Inside, visitors will enter a bright, open foyer, featuring artworks and specimens from ROM’s extensive collection, with an unobstructed vista into the Museum. An oculus – a giant, circular portal in the ceiling – will draw visitors’ eyes upwards, bathing the entryway in light and offering a view of the remarkable dinosaur galleries above.  

The foyer will lead into the new heart of the Museum: Hennick Commons, a soaring, sunlit four-storey atrium capped with a sweeping, high-performance diagrid glass ceiling. There, visitors will encounter a new, 2,400-square-foot forum, where audiences will enjoy regular performances, programs, and hands-on experiences. Adjacent to the forum will be a grand multi-level, lily pad staircase, which will offer three accessible overlook platforms for surveying the Museum and knit together old and new wings of the building to improve mobility. The Hennick Commons will be a vibrant hub and public plaza; a place for gathering, learning, and exchange.  

“We are honoured to serve as catalyst donors for a transformational vision for the Royal Ontario Museum,” say Jay and Barbara Hennick. “OpenROM reimagines the visitor experience and will help to revitalize civic life in our great city. It's finally time for the ROM to take its rightful place among the very best museums in the world”.

“This cherished cultural institution offers exhibits and programming that appeals to all ages and interests," says Neil Lumsden, Minister of Tourism, Culture and Sport. "OpenROM will enable Canada’s largest museum to welcome even more visitors – fostering community, learning and cultural connections. I look forward to the completion of this project and seeing firsthand the many benefits that it will offer the people of Ontario."

ROM’s extensive multi-year renewal plan began with the reopening of the Weston Entrance on Queen’s Park in 2017. In 2019, ROM introduced a new public outdoor space with the unveiling of the Helga and Mike Schmidt Performance Terrace and the Reed Family Plaza on Bloor Street. And in 2021, the Museum opened the Willner Madge Gallery, Dawn of Life – the first major permanent gallery of its kind anywhere in the world.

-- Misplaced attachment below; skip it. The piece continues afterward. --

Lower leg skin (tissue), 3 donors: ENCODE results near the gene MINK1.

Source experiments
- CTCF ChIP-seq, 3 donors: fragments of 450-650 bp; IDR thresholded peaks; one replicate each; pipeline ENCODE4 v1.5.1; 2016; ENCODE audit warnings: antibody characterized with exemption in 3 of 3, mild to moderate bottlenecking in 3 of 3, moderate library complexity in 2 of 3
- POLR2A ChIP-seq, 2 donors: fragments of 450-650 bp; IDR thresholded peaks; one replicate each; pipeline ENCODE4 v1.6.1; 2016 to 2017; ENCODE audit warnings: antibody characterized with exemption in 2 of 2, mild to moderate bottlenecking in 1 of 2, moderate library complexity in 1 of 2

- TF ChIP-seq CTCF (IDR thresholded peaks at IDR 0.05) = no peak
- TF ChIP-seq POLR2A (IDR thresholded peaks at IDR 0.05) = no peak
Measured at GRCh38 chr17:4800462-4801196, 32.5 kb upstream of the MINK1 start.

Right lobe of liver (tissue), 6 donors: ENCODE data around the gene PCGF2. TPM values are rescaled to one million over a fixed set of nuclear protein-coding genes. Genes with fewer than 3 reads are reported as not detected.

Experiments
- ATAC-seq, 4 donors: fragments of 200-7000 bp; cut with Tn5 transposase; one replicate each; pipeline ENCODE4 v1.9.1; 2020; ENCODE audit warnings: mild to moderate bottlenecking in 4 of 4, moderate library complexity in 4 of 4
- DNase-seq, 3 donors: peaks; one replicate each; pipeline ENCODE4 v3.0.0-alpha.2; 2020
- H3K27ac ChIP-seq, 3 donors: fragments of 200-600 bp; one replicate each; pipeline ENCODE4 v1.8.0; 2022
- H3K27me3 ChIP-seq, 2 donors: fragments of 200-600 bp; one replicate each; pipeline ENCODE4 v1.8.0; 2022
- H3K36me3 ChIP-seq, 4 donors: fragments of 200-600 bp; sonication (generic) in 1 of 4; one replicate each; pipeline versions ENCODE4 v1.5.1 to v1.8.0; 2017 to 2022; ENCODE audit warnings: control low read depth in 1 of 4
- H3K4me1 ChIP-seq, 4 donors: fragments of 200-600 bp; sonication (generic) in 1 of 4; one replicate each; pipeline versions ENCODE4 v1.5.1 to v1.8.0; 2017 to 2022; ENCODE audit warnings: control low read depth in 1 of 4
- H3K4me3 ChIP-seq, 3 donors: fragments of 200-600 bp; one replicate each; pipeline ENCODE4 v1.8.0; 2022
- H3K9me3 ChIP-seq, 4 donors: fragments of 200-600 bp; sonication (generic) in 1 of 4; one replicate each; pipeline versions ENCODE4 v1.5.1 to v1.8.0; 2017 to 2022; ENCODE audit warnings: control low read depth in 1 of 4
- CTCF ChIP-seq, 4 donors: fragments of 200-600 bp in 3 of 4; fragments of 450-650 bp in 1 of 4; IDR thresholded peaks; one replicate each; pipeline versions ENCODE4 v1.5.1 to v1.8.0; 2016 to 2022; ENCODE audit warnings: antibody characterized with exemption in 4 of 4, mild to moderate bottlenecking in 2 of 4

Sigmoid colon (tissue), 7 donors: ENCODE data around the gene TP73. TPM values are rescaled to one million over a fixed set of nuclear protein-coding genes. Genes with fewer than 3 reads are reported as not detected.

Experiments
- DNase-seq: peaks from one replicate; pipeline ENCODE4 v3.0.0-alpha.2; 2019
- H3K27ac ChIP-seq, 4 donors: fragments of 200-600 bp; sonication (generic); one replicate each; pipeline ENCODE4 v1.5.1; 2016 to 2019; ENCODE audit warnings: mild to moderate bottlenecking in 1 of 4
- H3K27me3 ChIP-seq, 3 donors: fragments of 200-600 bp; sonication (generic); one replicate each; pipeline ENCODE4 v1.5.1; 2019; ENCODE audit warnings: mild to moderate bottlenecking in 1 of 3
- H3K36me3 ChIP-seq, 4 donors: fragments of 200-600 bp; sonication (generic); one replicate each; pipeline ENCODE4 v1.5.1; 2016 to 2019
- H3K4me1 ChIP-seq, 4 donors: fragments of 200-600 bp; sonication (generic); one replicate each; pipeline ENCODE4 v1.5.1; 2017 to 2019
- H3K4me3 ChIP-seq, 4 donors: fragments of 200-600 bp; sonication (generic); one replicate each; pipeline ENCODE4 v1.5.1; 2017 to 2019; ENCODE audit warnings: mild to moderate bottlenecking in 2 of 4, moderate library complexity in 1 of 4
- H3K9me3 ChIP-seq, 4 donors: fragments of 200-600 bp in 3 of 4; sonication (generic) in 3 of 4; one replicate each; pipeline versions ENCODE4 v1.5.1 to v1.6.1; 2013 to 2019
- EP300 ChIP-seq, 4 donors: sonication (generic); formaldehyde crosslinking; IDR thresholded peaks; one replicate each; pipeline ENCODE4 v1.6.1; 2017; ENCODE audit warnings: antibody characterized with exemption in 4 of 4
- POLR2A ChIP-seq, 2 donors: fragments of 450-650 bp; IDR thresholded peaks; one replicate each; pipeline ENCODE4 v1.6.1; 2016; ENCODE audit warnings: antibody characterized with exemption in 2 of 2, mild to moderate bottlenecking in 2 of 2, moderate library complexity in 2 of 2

"The next in a series of bold architectural initiatives, OpenROM will elevate the Museum’s role as a vital Toronto landmark, recognized as Canada’s preeminent museum and one of the world’s great cultural institutions,” says Basseches.


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Opened in 1914, ROM (Royal Ontario Museum) showcases art, culture, and nature from around the world and across the ages. Today, ROM houses more than 13 million objects, from Egyptian mummies to contemporary sculpture, from meteorites to dinosaurs. ROM is the most visited museum in Canada and one of the top ten museums in North America. It is also the country’s preeminent field research institute, with a diverse range of experts who help us understand the past, make sense of the present, and shape a shared future. Just as impressive is ROM’s facility—a striking combination of heritage architecture and the cutting-edge Michael Lee-Chin Crystal, which marks the Museum as an iconic landmark and global cultural destination.